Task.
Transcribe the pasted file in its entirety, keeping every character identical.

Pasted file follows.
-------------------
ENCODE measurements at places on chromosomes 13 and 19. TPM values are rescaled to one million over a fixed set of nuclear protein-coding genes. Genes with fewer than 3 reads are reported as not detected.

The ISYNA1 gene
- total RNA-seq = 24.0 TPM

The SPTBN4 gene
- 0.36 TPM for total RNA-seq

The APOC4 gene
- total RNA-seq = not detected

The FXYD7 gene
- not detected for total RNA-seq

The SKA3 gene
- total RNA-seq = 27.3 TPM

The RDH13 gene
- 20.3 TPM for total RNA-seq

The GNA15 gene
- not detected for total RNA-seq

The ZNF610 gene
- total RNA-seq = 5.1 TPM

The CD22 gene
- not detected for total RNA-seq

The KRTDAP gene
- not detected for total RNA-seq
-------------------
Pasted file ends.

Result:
ENCODE measurements at places on chromosomes 13 and 19. TPM values are rescaled to one million over a fixed set of nuclear protein-coding genes. Genes with fewer than 3 reads are reported as not detected.

The ISYNA1 gene
- total RNA-seq = 24.0 TPM

The SPTBN4 gene
- 0.36 TPM for total RNA-seq

The APOC4 gene
- total RNA-seq = not detected

The FXYD7 gene
- not detected for total RNA-seq

The SKA3 gene
- total RNA-seq = 27.3 TPM

The RDH13 gene
- 20.3 TPM for total RNA-seq

The GNA15 gene
- not detected for total RNA-seq

The ZNF610 gene
- total RNA-seq = 5.1 TPM

The CD22 gene
- not detected for total RNA-seq

The KRTDAP gene
- not detected for total RNA-seq